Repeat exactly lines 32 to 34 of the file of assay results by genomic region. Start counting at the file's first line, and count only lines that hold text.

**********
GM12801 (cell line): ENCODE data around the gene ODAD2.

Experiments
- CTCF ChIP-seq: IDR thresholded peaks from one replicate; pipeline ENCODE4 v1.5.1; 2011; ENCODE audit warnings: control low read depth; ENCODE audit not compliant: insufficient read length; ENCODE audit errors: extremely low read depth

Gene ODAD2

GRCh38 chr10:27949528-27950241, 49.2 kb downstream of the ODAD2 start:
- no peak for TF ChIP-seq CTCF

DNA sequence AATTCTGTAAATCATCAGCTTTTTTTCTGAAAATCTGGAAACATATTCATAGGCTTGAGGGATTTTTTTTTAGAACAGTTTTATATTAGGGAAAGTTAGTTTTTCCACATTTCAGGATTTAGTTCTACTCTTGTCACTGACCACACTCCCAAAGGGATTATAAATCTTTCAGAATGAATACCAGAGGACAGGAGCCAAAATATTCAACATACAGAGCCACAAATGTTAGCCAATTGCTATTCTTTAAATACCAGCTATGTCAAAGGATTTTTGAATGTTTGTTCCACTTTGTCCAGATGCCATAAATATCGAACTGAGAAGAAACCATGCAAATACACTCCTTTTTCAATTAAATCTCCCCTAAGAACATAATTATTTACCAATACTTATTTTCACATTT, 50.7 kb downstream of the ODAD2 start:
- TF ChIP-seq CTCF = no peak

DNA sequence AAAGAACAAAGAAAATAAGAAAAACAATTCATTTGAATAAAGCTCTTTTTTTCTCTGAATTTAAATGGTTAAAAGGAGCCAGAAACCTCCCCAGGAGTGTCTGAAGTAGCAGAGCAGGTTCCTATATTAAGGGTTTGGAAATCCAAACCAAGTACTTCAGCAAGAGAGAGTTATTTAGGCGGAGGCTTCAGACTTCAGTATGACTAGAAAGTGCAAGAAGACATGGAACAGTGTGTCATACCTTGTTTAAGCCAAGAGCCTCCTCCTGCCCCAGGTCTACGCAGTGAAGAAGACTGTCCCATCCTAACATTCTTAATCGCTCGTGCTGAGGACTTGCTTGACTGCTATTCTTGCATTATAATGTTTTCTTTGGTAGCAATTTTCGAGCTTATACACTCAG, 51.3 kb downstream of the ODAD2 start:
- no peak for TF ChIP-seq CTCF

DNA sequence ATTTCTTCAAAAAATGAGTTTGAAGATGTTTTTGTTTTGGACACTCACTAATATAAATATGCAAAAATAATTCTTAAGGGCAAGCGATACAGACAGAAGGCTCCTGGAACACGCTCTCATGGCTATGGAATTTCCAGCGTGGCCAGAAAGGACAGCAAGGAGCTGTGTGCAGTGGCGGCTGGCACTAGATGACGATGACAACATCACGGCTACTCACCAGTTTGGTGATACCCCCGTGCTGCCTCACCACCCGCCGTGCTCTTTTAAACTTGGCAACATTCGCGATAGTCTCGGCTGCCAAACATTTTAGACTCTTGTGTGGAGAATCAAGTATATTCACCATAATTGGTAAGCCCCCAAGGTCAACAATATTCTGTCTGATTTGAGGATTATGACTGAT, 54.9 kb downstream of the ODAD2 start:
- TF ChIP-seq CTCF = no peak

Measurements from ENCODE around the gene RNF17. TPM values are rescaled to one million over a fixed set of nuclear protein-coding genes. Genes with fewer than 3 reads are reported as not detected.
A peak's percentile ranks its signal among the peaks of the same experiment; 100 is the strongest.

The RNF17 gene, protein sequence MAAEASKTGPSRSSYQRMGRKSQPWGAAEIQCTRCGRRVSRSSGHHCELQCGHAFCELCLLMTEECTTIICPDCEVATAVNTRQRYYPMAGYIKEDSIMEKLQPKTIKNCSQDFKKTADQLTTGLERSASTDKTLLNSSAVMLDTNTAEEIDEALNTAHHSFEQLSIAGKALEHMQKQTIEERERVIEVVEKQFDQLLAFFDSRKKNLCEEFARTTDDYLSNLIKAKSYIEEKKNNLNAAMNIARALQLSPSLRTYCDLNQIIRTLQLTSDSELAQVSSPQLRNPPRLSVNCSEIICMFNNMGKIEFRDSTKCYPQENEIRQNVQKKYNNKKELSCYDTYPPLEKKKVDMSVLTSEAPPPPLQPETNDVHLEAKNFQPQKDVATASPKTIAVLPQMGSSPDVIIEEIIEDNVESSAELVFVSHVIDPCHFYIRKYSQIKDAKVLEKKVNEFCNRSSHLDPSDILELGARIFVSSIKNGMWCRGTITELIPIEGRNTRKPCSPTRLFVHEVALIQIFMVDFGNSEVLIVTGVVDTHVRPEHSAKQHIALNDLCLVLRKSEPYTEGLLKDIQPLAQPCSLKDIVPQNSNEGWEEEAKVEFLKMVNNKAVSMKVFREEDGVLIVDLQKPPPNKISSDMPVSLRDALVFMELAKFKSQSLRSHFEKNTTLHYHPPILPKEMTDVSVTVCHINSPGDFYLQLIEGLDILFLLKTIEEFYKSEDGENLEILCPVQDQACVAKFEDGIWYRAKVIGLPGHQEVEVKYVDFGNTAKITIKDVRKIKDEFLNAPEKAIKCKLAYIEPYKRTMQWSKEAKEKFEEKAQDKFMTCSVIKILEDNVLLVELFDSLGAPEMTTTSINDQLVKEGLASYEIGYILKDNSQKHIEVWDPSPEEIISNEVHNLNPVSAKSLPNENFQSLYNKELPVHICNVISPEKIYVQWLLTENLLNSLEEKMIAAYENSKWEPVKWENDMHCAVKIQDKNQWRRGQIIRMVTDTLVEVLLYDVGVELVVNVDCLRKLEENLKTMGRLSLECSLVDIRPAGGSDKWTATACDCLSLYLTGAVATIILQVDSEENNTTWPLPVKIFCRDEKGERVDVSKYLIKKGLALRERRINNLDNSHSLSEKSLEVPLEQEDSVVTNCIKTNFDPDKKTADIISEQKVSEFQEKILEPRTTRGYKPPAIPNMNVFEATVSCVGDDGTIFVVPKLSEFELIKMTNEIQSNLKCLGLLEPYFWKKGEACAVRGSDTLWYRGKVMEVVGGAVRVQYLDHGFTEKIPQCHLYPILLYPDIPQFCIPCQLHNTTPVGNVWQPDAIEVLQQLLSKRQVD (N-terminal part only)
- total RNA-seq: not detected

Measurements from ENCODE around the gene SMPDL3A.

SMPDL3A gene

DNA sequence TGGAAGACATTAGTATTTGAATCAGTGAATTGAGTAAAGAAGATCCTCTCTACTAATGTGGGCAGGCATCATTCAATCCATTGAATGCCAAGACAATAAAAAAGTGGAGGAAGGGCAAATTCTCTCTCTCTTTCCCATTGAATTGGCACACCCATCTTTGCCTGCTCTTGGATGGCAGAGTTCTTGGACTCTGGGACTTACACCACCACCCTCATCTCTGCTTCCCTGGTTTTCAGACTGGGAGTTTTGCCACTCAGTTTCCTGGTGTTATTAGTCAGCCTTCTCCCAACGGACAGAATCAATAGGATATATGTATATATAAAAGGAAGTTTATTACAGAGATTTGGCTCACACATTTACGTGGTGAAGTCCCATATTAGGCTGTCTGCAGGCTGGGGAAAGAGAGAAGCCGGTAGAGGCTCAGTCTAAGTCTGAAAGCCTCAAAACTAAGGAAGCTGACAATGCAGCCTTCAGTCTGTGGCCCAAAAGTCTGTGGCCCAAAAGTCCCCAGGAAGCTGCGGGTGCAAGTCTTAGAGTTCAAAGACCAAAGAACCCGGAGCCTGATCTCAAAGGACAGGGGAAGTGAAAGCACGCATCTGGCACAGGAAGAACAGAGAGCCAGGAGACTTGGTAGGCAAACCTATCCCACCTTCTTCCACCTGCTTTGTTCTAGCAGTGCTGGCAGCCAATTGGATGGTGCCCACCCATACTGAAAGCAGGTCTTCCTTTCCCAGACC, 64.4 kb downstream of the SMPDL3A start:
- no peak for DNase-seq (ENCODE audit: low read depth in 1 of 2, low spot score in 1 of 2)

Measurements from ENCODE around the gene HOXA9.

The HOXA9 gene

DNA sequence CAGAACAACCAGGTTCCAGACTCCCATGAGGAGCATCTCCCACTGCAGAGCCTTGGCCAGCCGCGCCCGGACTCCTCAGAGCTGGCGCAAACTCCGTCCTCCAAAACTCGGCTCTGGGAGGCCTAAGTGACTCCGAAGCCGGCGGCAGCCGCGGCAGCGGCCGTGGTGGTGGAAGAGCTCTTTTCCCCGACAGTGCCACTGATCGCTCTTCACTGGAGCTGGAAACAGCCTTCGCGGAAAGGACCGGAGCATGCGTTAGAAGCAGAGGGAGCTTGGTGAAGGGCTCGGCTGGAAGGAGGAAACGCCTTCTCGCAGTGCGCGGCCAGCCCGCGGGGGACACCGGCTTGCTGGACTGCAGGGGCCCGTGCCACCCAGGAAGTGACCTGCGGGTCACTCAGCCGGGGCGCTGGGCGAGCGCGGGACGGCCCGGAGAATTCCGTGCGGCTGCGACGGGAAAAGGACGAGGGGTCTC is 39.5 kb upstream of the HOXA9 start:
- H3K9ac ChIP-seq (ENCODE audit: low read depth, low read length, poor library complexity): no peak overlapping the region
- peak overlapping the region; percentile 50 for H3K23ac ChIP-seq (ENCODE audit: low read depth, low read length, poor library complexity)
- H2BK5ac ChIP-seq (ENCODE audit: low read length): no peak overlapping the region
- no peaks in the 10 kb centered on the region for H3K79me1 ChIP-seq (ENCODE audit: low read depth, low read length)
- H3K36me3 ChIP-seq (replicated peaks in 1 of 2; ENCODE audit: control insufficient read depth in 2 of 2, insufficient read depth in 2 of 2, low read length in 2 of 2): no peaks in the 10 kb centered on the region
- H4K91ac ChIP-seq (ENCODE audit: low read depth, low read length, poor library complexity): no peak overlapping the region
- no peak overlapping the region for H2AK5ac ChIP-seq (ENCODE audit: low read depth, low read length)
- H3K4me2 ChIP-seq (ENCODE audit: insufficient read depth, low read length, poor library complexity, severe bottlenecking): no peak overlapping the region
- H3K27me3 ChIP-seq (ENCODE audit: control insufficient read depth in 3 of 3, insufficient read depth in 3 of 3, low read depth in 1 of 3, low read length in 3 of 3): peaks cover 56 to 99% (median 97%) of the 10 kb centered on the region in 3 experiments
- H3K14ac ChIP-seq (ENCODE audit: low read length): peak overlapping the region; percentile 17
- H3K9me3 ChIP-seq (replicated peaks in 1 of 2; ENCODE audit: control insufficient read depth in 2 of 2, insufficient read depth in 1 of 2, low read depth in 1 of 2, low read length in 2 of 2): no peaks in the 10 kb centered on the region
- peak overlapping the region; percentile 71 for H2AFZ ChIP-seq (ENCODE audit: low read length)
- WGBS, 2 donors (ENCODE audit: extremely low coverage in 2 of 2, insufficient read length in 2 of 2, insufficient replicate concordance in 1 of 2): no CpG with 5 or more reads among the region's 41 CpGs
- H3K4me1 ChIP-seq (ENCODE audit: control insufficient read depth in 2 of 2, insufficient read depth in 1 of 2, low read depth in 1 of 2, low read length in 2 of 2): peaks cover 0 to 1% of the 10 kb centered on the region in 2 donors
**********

- H3K27me3 ChIP-seq (ENCODE audit: control insufficient read depth in 3 of 3, insufficient read depth in 3 of 3, low read depth in 1 of 3, low read length in 3 of 3): peaks cover 56 to 99% (median 97%) of the 10 kb centered on the region in 3 experiments
- H3K14ac ChIP-seq (ENCODE audit: low read length): peak overlapping the region; percentile 17
- H3K9me3 ChIP-seq (replicated peaks in 1 of 2; ENCODE audit: control insufficient read depth in 2 of 2, insufficient read depth in 1 of 2, low read depth in 1 of 2, low read length in 2 of 2): no peaks in the 10 kb centered on the region